A fry-up, church and gag gifts: how the royals are celebrating Christmas

It's Christmas again, the time of year when British royals generally step up their round of good work and cheery public appearances before disappearing to private celebrations, far from prying eyes. This year is no different.

Routine is built into royal life, especially for senior royals such as Queen Elizabeth II and Prince Charles, the Prince of Wales, whose busy schedules are usually laid out for them months or years in advance. Each royal year has a certain rhythm: Easter at Windsor Castle, Trooping the Colour and Royal Ascot in June, the annual eight-week holiday at Balmoral in Scotland in late summer, Remembrance Day in November, and Christmas at Sandringham House.

The location

For the past three decades, the Queen has hosted her sprawling family at her private estate in Norfolk for the Christmas and New Year holidays. There they exchange cheap gag gifts and sit down to a black-tie Christmas dinner on Christmas Eve.

The royal family after the Christmas Day service St Mary Magdalene Church in Sandringham in 2017. Credit:AP

On Christmas morning, they have breakfast (the men go downstairs for a hearty "fry up," the women have something light served in their rooms, according to former royal chef Darren McGrady), then gather before 11am to walk to services at nearby St Mary Magdalene Church. They return for Christmas lunch and then gather around the TV to watch the Queen's annual Christmas speech to the nation and the Commonwealth.

(This is required viewing for the family as it is the only speech the Queen gets to write herself, without involvement from the government of the day. It used to be broadcast from Sandringham, starting with her grandfather in 1936, but now she usually records it ahead of time.)

The Queen’s Sandringham residence, pictured in 1976.Credit:Barry James Gilmour

Why Christmas at Sandringham? It's a private country mansion, unlike Windsor Castle, some of which is open to the public. Sandringham is about two hours away by train from London and is relatively private. Other than an an organised photo shoot of the family walking to church, it keeps the media at bay.

Most importantly, Sandringham is much-loved by the Queen and her family, and both her father and grandfather died there.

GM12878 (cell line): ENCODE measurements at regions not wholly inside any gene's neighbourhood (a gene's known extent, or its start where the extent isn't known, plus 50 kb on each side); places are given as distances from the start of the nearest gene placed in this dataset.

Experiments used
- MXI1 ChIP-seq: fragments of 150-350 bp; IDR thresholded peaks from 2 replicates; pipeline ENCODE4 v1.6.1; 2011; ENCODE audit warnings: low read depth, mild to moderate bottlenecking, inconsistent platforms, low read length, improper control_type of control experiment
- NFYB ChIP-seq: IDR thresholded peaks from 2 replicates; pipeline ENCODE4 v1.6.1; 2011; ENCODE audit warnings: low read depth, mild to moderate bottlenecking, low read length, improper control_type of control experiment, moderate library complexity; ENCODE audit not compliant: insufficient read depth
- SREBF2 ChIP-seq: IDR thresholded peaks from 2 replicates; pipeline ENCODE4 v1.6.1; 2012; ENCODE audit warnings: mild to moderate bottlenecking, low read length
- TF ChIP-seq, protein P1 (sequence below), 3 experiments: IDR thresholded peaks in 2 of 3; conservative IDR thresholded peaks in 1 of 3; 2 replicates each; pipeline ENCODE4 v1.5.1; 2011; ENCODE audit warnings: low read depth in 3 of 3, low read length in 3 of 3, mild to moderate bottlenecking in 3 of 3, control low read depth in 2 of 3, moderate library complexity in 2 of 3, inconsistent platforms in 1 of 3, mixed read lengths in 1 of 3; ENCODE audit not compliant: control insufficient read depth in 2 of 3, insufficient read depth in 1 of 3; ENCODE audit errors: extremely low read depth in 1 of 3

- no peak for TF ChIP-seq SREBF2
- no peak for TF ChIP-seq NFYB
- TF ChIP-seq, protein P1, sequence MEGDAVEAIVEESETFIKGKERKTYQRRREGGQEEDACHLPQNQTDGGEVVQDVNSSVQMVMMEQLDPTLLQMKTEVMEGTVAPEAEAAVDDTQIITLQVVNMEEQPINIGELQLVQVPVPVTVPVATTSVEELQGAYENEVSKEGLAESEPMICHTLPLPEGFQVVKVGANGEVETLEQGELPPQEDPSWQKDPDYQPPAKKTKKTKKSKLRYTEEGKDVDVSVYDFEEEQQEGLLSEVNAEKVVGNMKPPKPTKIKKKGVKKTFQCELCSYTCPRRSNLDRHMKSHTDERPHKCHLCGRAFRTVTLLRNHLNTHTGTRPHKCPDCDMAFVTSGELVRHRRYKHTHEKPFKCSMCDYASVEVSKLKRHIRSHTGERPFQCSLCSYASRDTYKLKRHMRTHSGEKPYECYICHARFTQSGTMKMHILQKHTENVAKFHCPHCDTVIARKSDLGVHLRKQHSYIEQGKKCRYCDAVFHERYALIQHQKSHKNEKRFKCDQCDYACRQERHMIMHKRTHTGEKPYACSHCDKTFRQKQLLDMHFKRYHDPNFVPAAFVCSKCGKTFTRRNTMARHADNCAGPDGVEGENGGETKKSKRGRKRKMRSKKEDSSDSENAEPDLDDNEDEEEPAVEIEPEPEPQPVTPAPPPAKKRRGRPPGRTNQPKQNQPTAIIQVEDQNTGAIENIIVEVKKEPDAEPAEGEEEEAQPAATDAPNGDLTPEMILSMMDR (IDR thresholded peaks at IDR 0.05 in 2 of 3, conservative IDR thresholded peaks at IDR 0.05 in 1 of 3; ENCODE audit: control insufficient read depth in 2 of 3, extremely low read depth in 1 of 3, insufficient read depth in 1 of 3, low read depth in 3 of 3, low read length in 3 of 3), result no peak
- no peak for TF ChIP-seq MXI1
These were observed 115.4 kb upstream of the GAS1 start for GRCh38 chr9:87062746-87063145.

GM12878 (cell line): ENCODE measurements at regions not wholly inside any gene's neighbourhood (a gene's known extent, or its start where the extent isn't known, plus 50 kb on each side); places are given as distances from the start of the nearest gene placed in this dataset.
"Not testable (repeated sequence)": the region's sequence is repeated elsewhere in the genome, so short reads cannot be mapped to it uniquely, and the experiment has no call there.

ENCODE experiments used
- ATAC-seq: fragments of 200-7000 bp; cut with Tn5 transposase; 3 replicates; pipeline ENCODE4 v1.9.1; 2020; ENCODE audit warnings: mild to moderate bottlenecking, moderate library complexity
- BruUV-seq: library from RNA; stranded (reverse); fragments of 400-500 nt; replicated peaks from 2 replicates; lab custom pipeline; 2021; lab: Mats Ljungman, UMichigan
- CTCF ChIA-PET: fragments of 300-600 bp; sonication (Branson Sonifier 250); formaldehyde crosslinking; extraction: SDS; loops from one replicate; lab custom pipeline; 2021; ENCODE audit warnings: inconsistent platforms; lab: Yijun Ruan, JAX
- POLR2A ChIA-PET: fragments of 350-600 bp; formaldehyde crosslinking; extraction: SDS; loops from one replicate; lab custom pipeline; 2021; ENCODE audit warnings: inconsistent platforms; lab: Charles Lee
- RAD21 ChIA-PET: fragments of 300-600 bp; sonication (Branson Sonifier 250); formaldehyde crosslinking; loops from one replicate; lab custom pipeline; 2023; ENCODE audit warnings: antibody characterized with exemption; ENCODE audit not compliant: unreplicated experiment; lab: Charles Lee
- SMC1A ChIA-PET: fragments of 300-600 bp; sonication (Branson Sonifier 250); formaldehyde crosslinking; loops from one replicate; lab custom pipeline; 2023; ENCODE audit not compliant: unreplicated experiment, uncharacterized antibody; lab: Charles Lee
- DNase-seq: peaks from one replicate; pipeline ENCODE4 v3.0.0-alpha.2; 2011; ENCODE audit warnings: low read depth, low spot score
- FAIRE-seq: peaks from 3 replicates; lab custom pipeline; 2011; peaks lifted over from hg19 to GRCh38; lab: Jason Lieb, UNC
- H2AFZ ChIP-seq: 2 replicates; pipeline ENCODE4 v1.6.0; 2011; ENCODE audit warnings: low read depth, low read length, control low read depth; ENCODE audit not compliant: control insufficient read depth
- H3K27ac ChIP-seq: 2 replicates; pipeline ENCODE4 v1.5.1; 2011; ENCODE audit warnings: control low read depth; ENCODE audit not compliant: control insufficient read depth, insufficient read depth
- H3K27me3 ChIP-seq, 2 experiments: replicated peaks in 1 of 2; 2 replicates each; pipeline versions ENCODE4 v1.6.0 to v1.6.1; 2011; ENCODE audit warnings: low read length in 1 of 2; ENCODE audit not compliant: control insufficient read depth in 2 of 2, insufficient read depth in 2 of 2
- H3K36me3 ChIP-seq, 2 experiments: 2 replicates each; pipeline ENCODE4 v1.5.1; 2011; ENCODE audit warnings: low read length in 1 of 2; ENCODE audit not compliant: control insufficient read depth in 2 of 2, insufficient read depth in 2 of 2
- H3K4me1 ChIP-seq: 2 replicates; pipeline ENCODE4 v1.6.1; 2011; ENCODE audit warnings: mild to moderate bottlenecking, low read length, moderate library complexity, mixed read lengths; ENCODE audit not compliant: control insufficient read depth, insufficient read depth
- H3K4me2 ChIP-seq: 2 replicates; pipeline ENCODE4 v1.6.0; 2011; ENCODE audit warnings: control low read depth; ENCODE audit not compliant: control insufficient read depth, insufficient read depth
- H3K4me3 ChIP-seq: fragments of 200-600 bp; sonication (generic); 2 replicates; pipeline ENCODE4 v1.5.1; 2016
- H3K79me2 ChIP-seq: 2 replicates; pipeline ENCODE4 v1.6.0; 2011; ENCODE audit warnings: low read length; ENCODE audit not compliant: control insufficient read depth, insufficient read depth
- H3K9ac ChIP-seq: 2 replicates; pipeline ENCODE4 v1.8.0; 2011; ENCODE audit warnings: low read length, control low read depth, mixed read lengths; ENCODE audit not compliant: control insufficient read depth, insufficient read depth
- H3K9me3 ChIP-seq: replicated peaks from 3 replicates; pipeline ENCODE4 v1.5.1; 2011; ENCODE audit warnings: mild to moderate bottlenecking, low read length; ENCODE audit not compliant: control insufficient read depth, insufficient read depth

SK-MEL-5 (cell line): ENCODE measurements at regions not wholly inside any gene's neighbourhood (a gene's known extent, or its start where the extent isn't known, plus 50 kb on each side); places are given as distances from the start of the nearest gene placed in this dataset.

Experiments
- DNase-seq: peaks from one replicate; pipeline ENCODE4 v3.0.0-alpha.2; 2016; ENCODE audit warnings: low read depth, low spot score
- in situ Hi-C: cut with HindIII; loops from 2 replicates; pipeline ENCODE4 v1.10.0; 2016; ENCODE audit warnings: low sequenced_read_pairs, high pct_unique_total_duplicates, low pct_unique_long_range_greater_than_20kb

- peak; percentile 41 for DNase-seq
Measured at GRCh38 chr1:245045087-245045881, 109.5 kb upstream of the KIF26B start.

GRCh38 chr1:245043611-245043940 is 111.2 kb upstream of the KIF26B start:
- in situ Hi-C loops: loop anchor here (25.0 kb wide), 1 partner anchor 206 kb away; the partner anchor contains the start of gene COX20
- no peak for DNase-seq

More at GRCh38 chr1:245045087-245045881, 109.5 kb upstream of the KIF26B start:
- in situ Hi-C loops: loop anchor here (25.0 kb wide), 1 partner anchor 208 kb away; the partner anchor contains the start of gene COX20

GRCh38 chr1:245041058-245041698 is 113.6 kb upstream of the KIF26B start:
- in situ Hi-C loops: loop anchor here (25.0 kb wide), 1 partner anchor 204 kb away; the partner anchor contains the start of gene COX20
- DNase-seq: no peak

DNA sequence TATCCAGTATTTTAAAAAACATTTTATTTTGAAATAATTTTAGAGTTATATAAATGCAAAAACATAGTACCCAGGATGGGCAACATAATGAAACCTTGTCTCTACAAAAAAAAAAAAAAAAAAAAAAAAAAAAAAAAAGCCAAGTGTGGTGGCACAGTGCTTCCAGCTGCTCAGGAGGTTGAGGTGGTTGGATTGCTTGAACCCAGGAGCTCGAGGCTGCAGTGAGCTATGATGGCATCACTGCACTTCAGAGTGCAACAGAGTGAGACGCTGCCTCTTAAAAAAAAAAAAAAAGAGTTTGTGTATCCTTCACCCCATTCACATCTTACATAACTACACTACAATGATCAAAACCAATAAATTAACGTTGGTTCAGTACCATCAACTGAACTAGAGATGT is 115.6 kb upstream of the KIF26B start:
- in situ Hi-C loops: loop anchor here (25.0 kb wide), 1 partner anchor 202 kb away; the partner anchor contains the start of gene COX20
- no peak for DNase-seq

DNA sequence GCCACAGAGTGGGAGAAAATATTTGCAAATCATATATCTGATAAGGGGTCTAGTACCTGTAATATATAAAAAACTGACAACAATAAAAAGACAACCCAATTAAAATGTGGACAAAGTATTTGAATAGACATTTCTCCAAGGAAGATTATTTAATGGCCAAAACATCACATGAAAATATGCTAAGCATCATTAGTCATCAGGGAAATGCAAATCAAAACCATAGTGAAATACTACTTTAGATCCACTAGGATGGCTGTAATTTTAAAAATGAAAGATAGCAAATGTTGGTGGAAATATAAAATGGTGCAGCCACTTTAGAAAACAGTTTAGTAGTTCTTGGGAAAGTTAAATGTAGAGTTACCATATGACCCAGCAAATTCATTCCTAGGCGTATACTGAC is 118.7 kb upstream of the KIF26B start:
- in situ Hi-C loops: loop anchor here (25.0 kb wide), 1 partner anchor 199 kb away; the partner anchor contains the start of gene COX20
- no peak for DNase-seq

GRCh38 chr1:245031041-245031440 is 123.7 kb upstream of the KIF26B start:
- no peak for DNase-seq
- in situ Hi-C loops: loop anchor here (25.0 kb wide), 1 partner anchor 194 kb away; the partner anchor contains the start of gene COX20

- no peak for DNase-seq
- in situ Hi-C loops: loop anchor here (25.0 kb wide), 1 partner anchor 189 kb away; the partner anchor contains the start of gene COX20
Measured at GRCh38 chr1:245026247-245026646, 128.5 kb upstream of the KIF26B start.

Last year, Prince Harry and his then-fiancee, Meghan Markle, were among the walkers – an unprecedented honour for Meghan since she had not yet officially joined the family – their May wedding was still months away.

Prince Harry and Meghan Markle attend the traditional Christmas Day church service last year.Credit:AP

Sandringham estate is sprawling (8000 hectares) so it's also suitable for the annual Boxing Day pheasant shoot that Prince Philip has traditionally organised.

Last year, Harry skipped the shoot, reportedly to spare Meghan's animal rights sympathies, and he may be absent again this year. Harry's mother, the late Princess Diana, also loathed blood sports but, from boyhood, her sons have joined in enthusiastically.

Prince William, Duchess of Cambridge and their three children, Prince George, 5, Princess Charlotte, 3, and baby Prince Louis, have a country retreat, Anmer Hall, nearby on the estate, gifted to them by the Queen.  Last year, Harry and Meghan stayed with William and Kate at Anmer Hall. Sometimes, William and Harry play in a charity soccer match on Christmas Eve, pitting Sandringham staff and estate neighbours.

The Queen's other Christmas lunch

The week before Christmas, the Queen hosts a huge festive lunch for her extended family at Buckingham Palace, including those who will not be at Sandringham. Last year, Meghan was included – another sign of how quickly she was accepted into the family ahead of the wedding. Tradition reportedly dictates that the lunch is attended by only relatives and spouses.

This year, on December 19, Meghan was photographed smiling next to Harry as the two drove onto the palace grounds for this year's luncheon. Her sister-in-law Kate was also photographed arriving, with Prince George peeking through the back seat.

Prince Harry and Meghan, Duchess of Sussex, arrive for the Queen’s Christmas lunch on December 19.Credit:AP

After the lunch, the Queen and Prince Philip depart for Sandringham by train. Their routine was interrupted in 2016 when, the day after the lunch, Buckingham Palace announced they had postponed their departure because the two had "heavy colds". They were flown there by helicopter the next day.

The Christmas cards

Every year, Prince Charles and Camilla, Duchess of Cornwall, William and Kate, and now Harry and Meghan send out Christmas cards featuring family photos. This year, Charles and Camilla posed on a garden bench at Clarence House, their London home.

The Cambridges posed in the branches of a tree in the garden at Anmer Hall. Harry and Meghan chose a previously unseen black and white photo of themselves watching the fireworks at Frogmore House after their second wedding reception.